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Uganda in Three Acts

Jesus feeds 5,000: God's Big Story
ACT ONE: This is where I got to do more OneHope work. The first few days in any new country are an adjustment period. Learning the terms and customs especially when it comes to interviewing. The first thing I need to learn is how the school system is set up and then how to phrase things to get the answers that I am seeking. I had the privilege of spending a week with the OneHope staff in Uganda where I did 95 interviews! I believe this was a personal record for one week. No matter what, I wanted to spend quality time with each interviewee. The majority were children and for those 15 minutes the one in front of me had my full attention. A handful of interviews were excellent and will be used by OneHope as tools to continue the work, but more than anything after recording the child's story I always want to encourage them or pray for them regardless of the results. After all, it is another point of contact where they can be strengthened in their faith.


And so I will not forget the story of Happy, a 14 year old confined to a wheelchair who converted from Islam at 9yrs. His real name is Saddiq but when he came to Christ they said to him "we will no longer call you Sad (the nickname for Saddiq) you are now Happy." I was able to observe him as he taught bible stories using OneHope's God's Big Story. It gave him great pleasure and encouragement to be used to teach others. I will never forget the teen boys who confessed pornography addictions that have now been broken thanks to reading the Teen edition of the Book of Hope. And then there was the one young man who attended a predominately Muslim school who was saved when someone gave him a Teen edition Book of Hope and in the couple of months since he has personally distributed and witnessed to 29 others in his school as well as the surrounding schools. One girl however wanted to become a Christian but she feared her parents and so she kept her book at her friends house to read whenever she wanted. I encouraged her that when she was ready that there was a very special page that would help her with that decision.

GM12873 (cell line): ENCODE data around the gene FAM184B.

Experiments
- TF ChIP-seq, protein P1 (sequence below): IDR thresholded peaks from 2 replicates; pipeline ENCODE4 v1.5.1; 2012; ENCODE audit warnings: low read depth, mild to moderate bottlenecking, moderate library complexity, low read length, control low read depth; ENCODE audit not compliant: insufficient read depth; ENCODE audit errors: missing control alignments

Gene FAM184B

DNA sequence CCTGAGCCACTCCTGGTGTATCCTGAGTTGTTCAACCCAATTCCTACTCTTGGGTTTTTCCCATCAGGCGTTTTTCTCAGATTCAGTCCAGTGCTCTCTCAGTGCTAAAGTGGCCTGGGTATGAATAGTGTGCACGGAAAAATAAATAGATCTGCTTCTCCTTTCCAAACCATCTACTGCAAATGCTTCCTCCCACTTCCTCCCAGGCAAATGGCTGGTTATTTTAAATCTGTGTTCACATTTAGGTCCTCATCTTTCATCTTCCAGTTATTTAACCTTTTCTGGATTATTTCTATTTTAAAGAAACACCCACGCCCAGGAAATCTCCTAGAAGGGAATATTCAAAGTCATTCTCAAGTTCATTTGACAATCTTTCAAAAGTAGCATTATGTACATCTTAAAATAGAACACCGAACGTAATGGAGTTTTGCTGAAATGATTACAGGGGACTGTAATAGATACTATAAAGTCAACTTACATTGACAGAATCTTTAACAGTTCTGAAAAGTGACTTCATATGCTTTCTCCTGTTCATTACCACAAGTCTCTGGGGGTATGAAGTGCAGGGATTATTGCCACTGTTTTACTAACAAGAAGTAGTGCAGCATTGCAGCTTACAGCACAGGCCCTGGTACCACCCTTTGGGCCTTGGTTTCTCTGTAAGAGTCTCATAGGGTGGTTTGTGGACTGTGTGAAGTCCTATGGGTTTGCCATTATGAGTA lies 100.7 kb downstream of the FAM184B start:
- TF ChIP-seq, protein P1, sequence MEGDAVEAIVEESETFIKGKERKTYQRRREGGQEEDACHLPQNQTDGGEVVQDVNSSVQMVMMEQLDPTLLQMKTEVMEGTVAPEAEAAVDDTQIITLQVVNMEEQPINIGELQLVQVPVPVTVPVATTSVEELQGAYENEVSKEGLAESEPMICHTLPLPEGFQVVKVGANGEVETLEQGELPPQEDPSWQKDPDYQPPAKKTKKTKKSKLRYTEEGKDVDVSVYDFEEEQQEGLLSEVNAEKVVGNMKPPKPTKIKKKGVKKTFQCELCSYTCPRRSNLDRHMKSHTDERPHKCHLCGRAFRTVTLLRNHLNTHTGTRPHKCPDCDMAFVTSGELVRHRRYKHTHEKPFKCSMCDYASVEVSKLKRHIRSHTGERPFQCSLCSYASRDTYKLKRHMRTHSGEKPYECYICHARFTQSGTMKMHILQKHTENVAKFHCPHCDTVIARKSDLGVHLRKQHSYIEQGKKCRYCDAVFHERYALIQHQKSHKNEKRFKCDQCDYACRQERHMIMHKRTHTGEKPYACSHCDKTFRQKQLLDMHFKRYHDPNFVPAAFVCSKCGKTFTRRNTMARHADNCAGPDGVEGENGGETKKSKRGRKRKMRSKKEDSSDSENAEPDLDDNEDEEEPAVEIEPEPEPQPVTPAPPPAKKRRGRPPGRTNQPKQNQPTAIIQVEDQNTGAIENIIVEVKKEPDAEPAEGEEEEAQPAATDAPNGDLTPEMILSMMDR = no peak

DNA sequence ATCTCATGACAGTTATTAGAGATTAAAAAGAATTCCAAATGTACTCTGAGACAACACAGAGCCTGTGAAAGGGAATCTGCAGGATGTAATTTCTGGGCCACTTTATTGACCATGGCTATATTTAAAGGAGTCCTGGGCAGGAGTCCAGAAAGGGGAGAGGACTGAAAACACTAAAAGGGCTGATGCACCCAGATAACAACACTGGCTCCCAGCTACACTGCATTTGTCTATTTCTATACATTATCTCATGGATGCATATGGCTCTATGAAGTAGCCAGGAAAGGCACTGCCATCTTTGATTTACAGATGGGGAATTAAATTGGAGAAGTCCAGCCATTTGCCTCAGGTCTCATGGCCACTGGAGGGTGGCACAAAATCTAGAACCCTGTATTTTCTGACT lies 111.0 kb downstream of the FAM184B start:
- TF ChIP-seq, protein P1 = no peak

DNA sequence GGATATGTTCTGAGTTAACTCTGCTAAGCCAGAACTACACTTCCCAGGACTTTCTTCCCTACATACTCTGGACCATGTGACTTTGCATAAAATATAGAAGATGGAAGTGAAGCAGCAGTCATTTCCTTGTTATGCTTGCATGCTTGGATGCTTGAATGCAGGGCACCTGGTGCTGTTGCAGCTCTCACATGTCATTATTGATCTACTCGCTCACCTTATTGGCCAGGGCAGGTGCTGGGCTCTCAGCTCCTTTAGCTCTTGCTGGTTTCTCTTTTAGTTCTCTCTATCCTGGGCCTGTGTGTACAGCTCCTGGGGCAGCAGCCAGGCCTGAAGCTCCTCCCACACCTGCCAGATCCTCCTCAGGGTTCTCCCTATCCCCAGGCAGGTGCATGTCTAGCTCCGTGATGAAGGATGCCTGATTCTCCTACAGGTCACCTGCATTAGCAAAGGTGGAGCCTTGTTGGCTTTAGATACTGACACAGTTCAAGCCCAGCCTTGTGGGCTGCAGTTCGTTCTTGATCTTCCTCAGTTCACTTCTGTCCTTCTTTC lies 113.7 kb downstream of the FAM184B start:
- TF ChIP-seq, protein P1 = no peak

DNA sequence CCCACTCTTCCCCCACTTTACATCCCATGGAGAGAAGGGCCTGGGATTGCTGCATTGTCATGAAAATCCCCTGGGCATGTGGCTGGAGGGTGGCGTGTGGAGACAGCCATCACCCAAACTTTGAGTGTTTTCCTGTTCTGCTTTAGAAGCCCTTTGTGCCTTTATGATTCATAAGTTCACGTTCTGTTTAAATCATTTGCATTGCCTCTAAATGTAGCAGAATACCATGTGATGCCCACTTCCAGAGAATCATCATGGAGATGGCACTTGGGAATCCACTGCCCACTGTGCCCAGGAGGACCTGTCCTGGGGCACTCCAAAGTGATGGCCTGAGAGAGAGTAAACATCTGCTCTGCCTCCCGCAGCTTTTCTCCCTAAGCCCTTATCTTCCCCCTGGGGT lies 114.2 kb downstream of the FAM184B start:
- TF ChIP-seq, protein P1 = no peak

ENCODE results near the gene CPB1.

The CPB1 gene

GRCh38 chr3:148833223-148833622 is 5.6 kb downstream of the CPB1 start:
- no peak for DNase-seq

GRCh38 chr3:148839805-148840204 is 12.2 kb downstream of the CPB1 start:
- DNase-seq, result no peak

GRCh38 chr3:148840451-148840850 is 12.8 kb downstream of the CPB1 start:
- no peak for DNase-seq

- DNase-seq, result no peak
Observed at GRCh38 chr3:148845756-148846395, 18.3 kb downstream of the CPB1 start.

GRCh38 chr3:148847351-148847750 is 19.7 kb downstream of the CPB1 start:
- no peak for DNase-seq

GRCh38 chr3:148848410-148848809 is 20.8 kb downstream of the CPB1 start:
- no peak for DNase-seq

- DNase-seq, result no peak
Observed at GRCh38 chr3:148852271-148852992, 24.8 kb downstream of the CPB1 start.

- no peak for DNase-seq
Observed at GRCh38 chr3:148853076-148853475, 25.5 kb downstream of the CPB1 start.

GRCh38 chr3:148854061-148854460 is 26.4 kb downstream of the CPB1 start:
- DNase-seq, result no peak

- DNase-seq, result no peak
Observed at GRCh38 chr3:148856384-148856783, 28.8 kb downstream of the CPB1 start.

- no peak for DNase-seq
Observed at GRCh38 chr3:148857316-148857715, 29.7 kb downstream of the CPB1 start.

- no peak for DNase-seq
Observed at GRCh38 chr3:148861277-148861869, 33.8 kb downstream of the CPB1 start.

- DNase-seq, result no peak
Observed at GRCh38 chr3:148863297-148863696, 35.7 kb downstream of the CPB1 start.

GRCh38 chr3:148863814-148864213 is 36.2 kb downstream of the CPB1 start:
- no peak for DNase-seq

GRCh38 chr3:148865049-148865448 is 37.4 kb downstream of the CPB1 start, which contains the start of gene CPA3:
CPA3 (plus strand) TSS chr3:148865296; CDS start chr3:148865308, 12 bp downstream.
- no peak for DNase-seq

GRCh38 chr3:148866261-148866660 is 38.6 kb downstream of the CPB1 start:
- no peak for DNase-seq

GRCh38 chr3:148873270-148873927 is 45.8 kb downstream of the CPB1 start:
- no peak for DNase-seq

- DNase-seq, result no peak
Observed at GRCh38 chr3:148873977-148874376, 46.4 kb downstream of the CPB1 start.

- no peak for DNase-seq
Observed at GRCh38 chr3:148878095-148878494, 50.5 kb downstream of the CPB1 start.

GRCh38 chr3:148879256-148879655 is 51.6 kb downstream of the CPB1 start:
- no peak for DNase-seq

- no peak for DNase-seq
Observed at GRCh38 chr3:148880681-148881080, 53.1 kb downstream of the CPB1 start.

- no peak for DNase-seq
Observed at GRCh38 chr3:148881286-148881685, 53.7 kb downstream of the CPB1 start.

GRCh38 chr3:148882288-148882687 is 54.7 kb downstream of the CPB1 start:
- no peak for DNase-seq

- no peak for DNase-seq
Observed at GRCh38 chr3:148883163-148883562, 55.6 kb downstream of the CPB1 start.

The Girls with their favorite card: God's Big Story

I spoke with children whose parents were incarcerated, orphans, those in public schools, Christian schools, and Muslim schools. I was also privileged to visit one of the Watoto campus's and interview a few of their kids and I believe that experience pretty much summed up many things I noticed throughout Uganda. I first talked to a few kids that were new to Watoto, they were quiet and shy. They still were uncomfortable with strangers and had a lot of hurts to be dealt with from past abuse and abandonment. They were learning and could tell me the stories from God's Big Story without problems but still needed something more. But then the others who have lived in a loving nurturing environment for a while spoke easily and confidently about their personal stories and their experiences of ministering to their peers. And it is in those kids I knew Uganda was in good hands. Both situation still exist in Uganda today, but what I noticed was where the Word went deeper, true healing and transformation took place and there are indeed pockets of that throughout. Photos: OneHope Uganda